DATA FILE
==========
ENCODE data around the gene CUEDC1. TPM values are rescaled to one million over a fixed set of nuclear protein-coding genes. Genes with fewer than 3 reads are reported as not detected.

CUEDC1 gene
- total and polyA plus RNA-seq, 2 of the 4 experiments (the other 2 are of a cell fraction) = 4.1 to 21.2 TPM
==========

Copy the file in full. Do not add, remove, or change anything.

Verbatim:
ENCODE data around the gene CUEDC1. TPM values are rescaled to one million over a fixed set of nuclear protein-coding genes. Genes with fewer than 3 reads are reported as not detected.

CUEDC1 gene
- total and polyA plus RNA-seq, 2 of the 4 experiments (the other 2 are of a cell fraction) = 4.1 to 21.2 TPM